Science News

Coral Reef Bleaching Widespread off Florida, Hawaii

The US is currently experiencing a massive coral die-off due to coral bleaching that could become the third global die-off in the last 20 years while endangering an already stressed type of ecosystem.

The phenomenon is called bleaching because coral lose their color when they push out algae due to raised temperatures. The bleaching also makes coral more susceptible to disease and increases the risk that they die, which is troubling for fish and other species that spawn and live in coral reefs. The coral itself is reduced to rocky rubble.

And it’s happening world wide.

NOAA scientists warn that coral are losing color and dying rapidly from the Florida Keys north to Palm Beach County, as part of what some are calling a global bleaching event. Direct observations from divers show that the bleaching stretches along entire reefs. It’s a significant problem because coral do not grow back quickly. What’s more, most of these corals have survived for hundreds of years, meaning that the current rise in temperatures is a key indicator of rising temperatures unlike any seen in their history.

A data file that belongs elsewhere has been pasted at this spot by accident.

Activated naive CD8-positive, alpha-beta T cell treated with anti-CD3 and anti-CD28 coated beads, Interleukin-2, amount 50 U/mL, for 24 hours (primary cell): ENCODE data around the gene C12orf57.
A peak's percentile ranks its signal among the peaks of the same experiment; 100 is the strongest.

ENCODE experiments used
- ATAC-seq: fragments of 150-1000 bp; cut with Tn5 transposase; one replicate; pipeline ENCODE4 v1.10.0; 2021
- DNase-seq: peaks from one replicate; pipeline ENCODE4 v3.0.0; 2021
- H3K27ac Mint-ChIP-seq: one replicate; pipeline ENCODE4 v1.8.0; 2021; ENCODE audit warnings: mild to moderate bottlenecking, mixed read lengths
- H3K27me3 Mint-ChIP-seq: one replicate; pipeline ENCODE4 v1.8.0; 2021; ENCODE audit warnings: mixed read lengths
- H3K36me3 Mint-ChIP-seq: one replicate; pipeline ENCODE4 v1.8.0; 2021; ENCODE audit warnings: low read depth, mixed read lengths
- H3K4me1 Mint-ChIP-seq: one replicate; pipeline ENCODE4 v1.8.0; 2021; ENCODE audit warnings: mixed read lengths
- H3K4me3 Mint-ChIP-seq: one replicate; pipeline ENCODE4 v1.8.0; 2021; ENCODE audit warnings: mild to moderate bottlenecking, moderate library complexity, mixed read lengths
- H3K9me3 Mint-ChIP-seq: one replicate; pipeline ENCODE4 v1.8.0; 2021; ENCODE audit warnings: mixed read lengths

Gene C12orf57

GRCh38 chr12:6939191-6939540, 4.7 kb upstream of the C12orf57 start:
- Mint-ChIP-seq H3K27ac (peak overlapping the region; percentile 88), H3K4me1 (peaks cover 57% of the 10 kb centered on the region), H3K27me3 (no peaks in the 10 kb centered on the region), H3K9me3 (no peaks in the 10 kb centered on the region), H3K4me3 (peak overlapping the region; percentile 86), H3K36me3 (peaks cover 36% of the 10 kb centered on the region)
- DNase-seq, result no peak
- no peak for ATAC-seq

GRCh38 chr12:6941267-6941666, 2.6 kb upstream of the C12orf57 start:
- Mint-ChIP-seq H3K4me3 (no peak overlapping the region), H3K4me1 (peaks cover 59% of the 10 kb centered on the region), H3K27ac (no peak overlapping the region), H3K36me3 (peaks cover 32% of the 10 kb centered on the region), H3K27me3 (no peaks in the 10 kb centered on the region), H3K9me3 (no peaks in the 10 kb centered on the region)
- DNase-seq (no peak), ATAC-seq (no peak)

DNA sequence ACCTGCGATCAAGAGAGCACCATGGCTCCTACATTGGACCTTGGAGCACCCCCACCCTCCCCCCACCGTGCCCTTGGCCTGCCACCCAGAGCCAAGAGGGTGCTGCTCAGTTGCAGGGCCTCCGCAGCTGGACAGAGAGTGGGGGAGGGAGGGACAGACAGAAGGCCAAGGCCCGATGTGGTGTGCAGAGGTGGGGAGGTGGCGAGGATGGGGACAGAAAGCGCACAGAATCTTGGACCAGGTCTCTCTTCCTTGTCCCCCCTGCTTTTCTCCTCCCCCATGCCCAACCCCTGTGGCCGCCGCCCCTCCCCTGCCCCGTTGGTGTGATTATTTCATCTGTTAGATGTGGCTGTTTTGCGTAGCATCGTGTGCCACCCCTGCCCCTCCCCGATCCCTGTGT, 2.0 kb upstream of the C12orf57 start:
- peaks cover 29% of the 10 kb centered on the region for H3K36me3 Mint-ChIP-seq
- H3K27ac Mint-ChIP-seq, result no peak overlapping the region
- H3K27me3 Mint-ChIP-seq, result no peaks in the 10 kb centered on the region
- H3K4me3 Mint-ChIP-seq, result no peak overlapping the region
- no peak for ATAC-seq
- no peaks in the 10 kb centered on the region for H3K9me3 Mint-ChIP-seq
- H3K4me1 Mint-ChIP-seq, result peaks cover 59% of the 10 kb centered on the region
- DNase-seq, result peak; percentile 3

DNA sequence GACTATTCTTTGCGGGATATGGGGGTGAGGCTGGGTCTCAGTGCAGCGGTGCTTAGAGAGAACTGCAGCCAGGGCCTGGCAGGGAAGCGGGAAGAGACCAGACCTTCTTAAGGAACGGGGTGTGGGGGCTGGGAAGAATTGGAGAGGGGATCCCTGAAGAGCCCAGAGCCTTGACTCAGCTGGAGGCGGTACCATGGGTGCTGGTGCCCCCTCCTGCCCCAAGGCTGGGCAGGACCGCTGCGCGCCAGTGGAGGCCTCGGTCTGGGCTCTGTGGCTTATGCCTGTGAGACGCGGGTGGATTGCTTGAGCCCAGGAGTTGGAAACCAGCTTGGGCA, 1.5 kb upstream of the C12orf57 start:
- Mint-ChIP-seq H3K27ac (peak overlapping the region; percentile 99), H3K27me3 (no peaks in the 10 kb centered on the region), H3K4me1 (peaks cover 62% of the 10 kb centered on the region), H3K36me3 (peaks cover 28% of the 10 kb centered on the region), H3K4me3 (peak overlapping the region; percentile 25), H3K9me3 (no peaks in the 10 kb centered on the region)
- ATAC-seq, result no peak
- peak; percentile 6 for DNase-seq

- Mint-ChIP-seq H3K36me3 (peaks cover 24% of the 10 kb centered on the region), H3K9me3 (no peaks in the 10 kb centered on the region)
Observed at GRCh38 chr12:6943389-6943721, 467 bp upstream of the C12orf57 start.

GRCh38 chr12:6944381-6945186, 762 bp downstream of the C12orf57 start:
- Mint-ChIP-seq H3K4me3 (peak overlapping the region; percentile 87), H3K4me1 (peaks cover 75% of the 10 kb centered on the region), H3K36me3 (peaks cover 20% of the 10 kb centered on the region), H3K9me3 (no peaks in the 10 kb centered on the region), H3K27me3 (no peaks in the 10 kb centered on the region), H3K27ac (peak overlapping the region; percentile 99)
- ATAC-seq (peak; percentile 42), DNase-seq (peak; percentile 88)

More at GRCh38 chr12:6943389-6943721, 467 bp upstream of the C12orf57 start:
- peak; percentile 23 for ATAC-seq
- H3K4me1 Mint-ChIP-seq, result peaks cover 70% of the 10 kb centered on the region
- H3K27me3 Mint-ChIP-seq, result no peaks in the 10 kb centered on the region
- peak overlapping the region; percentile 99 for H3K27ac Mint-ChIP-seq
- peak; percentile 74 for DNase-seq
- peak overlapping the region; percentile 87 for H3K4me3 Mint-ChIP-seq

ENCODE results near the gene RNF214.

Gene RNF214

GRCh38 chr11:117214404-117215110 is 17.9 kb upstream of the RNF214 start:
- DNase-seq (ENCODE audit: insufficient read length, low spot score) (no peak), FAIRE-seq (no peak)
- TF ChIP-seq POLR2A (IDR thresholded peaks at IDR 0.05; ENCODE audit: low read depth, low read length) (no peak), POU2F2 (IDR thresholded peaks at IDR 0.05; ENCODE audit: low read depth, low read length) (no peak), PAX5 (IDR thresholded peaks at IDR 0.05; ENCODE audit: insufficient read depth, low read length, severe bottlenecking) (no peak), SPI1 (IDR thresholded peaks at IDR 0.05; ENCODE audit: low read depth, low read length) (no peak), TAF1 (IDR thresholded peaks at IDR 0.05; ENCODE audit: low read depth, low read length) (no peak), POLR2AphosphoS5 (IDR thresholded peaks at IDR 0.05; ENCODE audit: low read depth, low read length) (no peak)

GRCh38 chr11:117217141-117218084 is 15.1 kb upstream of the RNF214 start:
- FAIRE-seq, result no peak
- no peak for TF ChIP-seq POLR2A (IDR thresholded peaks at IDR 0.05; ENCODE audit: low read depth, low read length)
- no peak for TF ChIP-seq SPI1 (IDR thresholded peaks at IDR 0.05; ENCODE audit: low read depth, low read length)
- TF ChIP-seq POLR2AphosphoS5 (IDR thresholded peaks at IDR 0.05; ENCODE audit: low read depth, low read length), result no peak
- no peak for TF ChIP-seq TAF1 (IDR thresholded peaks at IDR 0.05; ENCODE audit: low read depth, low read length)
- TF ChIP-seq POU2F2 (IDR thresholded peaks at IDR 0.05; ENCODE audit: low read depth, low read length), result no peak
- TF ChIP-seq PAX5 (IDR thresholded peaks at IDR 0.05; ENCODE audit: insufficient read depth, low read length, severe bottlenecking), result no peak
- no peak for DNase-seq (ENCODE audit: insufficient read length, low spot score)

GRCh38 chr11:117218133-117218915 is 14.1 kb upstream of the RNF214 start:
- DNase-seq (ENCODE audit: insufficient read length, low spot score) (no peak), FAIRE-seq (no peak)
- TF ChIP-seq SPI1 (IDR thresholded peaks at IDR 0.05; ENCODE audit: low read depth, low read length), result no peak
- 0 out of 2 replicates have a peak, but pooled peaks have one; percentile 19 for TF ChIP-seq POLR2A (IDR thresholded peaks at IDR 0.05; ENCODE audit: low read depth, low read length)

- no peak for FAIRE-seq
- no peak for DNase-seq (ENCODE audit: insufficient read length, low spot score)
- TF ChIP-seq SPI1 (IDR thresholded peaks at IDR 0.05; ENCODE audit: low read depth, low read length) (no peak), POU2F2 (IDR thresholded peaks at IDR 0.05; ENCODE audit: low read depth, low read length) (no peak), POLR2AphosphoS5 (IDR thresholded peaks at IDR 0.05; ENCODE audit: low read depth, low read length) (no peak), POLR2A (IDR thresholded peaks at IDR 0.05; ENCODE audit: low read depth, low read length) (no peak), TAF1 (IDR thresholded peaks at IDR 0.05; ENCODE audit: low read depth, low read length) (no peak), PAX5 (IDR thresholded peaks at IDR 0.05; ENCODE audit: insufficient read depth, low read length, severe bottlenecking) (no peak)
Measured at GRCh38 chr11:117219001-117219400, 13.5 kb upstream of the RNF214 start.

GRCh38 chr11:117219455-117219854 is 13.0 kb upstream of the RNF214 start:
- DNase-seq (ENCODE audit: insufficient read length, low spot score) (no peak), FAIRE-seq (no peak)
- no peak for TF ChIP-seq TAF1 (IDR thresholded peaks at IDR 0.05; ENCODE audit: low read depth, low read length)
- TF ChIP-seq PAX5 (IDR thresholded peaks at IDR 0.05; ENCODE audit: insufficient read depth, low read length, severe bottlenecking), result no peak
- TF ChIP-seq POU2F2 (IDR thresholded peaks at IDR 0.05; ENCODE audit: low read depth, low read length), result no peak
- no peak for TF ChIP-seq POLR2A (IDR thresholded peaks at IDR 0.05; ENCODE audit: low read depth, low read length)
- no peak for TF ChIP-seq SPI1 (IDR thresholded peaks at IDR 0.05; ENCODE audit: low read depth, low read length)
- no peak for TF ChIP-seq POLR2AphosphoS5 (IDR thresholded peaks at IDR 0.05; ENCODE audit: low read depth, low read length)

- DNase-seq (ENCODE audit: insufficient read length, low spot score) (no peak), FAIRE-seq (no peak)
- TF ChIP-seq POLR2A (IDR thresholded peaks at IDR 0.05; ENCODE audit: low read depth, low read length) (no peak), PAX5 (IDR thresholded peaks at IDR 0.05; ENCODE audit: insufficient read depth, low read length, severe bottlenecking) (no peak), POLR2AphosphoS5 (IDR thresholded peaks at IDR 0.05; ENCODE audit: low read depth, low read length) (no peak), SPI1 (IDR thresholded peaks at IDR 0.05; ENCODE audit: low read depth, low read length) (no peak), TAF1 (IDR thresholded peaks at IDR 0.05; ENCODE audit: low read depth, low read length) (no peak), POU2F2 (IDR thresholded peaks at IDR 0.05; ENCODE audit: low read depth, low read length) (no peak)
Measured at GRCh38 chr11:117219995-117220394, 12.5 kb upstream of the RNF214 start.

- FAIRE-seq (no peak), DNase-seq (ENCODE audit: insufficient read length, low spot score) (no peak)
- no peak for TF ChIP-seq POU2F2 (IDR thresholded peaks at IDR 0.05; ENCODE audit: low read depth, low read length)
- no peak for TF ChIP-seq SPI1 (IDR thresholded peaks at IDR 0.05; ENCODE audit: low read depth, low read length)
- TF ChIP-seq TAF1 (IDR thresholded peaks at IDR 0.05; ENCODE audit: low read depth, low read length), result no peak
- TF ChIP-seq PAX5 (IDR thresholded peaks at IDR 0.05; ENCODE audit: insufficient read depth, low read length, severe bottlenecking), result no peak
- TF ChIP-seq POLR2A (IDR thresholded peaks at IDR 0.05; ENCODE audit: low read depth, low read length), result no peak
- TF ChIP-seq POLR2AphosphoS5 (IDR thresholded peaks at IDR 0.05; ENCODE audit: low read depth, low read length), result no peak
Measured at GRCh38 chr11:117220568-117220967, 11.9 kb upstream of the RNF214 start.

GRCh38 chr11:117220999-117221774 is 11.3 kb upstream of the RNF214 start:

According to scientists, the same thing is happening throughout the Pacific. According to the Florida Department of Environmental Protection, the last global coral bleaching event occurred in 1997 and 1998, when up to 20% of the world's coral reefs were lost. This one could be even worse.

Estimates are that the ocean temperatures in Hawaii right now are between 3 and 6 degrees above normal. Those temperatures are expected to peak on 3 October 2015. On that day, trained volunteers will coordinate a searches on four of the state’s islands, including the Big Island, to look for coral reef bleaching and report their observations to the Eyes of the Reef Network, a key part of assessment and reporting for conservation efforts in Hawaii.

Already, the world has lost over a third of its coral due to bleaching events. Hawaii has survived relatively unscathed, but the presence of extreme warming due to El Nino and global climate factors may mean the state is about to go through a serious event. According to the Associated Press, Hawaii is home to 85% of the coral under US jurisdiction, while Florida represents the only coral population of significance in the continental US.

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